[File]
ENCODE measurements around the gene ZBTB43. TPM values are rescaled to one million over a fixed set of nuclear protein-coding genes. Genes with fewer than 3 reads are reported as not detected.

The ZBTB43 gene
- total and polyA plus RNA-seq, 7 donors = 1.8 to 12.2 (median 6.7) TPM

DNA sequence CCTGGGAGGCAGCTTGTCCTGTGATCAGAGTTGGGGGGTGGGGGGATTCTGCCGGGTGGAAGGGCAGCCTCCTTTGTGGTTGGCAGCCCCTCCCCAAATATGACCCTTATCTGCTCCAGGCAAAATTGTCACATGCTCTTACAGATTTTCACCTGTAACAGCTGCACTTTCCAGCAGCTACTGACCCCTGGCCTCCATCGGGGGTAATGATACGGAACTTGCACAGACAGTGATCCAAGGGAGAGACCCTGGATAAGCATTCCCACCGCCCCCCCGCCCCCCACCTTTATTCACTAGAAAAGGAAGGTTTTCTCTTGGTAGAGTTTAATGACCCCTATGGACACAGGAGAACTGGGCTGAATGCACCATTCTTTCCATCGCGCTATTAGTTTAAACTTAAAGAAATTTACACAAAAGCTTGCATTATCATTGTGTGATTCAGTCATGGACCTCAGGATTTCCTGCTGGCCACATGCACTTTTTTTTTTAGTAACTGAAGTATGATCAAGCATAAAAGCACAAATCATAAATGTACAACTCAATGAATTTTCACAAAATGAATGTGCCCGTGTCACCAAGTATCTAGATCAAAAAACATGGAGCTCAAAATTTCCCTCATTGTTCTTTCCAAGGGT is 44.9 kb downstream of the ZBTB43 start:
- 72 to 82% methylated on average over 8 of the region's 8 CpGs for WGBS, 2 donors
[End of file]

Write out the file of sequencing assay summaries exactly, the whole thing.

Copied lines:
ENCODE measurements around the gene ZBTB43. TPM values are rescaled to one million over a fixed set of nuclear protein-coding genes. Genes with fewer than 3 reads are reported as not detected.

The ZBTB43 gene
- total and polyA plus RNA-seq, 7 donors = 1.8 to 12.2 (median 6.7) TPM

DNA sequence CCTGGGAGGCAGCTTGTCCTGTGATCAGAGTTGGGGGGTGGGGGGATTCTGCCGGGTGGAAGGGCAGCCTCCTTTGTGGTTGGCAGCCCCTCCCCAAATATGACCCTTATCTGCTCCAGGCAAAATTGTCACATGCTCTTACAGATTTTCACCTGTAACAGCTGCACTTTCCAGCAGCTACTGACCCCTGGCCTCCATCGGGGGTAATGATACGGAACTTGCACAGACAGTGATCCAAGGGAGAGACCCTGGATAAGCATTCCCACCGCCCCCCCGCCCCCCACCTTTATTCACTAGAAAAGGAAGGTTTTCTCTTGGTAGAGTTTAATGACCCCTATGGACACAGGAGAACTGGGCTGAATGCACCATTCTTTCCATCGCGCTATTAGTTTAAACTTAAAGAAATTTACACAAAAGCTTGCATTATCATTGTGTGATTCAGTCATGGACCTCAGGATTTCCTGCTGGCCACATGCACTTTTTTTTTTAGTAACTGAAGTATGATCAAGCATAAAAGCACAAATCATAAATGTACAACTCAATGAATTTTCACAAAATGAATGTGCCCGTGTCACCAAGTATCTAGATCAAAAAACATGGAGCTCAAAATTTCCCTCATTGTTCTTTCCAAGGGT is 44.9 kb downstream of the ZBTB43 start:
- 72 to 82% methylated on average over 8 of the region's 8 CpGs for WGBS, 2 donors